At Home, BluRay/DVD Reviews


By • Jul 5th, 2017 •

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BluRay review by Roy Frumkes

Originally under-acknowledged for his contribution, Mario Bava had a hand in everything concerning the film, so you know Tim Lucas was going to be all over this release. And sure enough, there he is with a highly detailed commentary track, and incidentally he’s gotten better and better as an audio track commentator.

The virtues of CALTIKI require some excavation work, which the Arrow release does for you. Like digging up comparisons to Nigel Kneale’s brilliant Quatermass films, the non-Kneale Quatermass-like X THE UNKNOWN, and the mythological dreams of H.P. Lovecraft. The subtext is so rich and rewarding – buttressed by the two informative commentary tracks that lead us in the right directions – that what we have is one of those pumped up releases whose superior supplementals justify owning the disc, whereas the film by itself wouldn’t be worth more than an engaging look.

Two archeologists in search of Mayan gold unleash a guardian demon, a ‘sample’ of which gets transported back home. Serious mistake. Two horror threads begin to interweave, and by the third act you’re liable to be gripping the arms of your chair. The monster is absurd yet terrific (looking like a bunch of dish rags that escaped from the washing machine), and there is some genuine suspense.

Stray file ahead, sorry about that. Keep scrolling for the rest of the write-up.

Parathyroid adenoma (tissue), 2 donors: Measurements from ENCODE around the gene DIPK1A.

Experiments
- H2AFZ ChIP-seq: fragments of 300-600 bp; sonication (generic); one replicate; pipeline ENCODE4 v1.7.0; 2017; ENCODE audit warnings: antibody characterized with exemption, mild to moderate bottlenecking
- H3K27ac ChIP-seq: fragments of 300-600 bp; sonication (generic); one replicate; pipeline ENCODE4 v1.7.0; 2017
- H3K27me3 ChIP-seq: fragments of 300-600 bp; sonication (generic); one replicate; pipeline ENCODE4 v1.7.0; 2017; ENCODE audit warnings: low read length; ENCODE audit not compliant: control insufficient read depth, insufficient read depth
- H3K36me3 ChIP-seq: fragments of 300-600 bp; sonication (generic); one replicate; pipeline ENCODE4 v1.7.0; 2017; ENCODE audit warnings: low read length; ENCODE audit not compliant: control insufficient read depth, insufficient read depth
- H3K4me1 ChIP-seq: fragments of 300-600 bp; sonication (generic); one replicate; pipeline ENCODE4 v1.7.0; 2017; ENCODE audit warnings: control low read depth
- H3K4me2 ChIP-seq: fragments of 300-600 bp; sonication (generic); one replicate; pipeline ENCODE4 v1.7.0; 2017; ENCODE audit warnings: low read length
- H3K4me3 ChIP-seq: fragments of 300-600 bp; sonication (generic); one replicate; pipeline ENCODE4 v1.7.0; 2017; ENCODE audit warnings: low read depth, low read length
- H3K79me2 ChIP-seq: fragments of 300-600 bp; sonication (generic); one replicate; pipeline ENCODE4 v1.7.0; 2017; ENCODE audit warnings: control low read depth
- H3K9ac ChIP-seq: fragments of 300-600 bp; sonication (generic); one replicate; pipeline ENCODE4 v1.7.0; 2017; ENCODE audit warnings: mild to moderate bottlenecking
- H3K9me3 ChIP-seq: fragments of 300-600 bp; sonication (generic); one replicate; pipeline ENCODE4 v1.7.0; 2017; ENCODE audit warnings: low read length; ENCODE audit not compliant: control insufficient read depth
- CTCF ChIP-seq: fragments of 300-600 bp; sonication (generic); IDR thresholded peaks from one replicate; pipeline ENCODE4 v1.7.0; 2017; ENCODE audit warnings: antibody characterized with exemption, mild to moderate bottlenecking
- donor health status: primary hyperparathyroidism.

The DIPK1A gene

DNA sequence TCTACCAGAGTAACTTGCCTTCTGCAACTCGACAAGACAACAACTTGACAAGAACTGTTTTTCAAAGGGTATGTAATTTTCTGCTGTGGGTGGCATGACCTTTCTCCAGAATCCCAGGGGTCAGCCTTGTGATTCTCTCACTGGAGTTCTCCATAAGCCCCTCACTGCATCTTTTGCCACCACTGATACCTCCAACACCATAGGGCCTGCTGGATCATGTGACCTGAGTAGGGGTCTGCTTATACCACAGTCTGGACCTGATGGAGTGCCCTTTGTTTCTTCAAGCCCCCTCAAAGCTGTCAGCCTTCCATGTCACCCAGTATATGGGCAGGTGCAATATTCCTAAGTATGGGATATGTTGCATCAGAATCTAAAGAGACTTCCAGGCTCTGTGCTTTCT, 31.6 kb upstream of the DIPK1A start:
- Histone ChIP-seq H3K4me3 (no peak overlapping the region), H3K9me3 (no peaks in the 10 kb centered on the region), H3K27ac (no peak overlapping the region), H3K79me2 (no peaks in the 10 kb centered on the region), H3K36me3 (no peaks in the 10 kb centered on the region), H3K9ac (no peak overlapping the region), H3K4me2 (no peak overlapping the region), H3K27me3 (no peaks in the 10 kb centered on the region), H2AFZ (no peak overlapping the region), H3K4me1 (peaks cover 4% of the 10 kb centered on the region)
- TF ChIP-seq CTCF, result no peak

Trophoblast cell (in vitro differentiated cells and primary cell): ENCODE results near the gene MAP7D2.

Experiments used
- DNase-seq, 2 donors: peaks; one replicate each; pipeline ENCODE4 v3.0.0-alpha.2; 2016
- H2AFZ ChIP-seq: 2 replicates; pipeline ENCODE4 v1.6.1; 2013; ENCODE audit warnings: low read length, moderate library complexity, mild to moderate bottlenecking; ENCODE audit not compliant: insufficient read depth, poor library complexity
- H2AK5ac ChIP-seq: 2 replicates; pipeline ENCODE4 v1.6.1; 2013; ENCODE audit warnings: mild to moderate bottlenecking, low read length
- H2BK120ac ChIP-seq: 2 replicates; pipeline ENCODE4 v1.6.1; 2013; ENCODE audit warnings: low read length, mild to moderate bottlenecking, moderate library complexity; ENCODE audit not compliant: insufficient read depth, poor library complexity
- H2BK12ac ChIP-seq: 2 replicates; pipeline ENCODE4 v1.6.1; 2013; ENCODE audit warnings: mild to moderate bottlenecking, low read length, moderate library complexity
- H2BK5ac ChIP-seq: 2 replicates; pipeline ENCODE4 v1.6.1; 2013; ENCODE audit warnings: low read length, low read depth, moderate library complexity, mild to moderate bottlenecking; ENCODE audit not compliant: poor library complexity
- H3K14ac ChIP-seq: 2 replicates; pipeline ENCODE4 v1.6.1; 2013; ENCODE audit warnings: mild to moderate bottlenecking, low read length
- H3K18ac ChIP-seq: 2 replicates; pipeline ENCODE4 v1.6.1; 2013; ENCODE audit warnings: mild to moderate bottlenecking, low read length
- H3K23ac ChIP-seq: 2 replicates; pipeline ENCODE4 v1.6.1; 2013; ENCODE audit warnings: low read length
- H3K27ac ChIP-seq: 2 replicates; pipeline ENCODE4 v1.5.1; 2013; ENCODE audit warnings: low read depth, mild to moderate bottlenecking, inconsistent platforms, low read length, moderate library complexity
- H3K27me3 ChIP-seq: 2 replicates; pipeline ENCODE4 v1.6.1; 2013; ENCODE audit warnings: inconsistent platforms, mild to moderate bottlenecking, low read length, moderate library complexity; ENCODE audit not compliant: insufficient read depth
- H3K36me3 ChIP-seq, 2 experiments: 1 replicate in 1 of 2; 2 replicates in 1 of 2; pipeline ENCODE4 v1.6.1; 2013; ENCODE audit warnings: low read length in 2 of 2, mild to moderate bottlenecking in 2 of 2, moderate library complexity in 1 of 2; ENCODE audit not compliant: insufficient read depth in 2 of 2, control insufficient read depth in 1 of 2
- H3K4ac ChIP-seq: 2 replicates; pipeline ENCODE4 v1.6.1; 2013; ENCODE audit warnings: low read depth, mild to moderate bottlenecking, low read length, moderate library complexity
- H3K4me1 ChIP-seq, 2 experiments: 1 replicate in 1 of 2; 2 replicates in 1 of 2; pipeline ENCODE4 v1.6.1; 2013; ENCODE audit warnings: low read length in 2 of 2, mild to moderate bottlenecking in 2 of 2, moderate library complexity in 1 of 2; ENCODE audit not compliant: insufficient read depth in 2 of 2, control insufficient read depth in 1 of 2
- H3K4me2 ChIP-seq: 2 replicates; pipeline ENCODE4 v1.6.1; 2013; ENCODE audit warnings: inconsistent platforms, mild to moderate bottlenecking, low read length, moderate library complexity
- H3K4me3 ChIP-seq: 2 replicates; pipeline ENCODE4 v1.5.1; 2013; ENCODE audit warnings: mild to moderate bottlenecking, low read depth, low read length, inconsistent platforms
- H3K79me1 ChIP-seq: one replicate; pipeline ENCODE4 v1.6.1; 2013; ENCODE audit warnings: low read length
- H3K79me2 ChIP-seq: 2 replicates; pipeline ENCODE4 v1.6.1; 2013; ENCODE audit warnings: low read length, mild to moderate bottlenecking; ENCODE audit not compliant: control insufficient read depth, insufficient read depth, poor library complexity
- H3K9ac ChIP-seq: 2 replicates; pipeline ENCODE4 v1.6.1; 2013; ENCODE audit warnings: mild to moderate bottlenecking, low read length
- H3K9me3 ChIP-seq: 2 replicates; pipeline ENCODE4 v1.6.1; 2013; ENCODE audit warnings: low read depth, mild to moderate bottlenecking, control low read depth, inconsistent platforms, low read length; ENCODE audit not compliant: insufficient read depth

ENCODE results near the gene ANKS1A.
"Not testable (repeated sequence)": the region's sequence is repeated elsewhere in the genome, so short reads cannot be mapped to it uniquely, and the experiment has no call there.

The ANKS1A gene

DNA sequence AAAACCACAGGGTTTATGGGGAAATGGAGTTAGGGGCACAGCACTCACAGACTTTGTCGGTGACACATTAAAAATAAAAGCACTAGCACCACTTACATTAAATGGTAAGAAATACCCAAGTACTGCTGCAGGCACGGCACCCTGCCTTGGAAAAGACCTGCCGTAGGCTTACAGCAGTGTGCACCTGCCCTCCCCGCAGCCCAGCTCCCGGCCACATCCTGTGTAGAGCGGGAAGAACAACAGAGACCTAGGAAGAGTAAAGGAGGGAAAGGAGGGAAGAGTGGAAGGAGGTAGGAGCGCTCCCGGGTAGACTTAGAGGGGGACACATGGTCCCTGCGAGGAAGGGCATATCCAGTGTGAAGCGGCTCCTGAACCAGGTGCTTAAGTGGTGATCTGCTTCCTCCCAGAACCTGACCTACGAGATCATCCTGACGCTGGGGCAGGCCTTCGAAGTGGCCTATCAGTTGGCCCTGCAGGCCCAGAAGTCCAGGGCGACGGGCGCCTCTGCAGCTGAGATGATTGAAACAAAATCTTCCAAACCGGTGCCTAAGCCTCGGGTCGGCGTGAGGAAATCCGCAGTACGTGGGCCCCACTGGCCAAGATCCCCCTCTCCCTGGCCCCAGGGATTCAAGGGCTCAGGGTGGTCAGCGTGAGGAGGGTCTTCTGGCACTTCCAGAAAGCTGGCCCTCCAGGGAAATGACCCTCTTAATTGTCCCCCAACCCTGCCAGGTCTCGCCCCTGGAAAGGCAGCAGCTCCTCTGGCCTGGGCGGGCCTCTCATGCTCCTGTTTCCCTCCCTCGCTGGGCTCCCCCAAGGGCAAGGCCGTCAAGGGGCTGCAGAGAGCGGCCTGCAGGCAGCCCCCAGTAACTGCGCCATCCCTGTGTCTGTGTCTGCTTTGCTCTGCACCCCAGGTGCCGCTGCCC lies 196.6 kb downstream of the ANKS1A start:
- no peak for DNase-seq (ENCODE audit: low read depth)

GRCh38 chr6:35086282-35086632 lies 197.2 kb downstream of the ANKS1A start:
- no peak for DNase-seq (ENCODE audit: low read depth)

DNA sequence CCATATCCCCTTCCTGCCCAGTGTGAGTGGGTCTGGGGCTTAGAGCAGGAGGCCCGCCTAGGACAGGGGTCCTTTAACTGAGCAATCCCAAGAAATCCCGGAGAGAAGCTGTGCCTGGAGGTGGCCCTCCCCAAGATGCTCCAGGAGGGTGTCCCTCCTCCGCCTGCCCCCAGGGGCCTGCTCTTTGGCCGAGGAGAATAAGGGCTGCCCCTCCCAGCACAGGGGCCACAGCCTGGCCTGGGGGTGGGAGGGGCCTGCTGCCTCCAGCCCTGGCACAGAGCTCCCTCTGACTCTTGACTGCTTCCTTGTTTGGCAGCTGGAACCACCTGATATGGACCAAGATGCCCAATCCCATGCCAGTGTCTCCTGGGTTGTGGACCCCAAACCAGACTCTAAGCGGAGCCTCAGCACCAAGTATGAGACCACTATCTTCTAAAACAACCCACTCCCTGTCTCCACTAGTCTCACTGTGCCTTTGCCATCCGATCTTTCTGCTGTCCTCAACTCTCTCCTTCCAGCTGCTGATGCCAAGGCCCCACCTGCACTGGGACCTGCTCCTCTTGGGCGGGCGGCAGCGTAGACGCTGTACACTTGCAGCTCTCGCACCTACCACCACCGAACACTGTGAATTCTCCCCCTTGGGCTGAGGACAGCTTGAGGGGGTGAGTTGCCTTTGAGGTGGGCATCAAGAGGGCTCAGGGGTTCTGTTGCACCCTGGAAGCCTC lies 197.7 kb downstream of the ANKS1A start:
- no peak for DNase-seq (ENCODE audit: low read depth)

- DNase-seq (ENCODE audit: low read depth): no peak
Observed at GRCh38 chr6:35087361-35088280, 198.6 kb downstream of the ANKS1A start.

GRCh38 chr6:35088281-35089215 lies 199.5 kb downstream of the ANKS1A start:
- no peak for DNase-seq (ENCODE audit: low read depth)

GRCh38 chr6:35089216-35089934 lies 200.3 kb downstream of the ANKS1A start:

I saw pretty much all the horror flicks of the 50s that came through NYC. If CALTIKI played and I missed it, I recall over the years seeing it pop up on video, etc., and not being motivated to catch up with it because of its silly title. I pictured a monster not unlike the idiotic marionette in THE GIANT CLAW. When this release appeared, chock full of extras, I finally broke down, and was pleasantly surprised at what I found. Bava’s B&W cinematography is slick and professional. The leading men are less insipid than what usually pass for protagonists in the early Italian horror gothics. And seeing Daniela Rocca with her large, voluptuous face, was a treat I hadn’t enjoyed since DIVORCE ITALIAN STYLE (she passed away in 1995, aged 57). Some of Bava’s effects work, lighting, staging and blocking recalls his later work, such as BLACK SUNDAY.

The cover art is a little too dark and busy, though there is a more fulsome reversible cover. The pamphlet inside is nicely punctuated with pictures, and contains three good essays.

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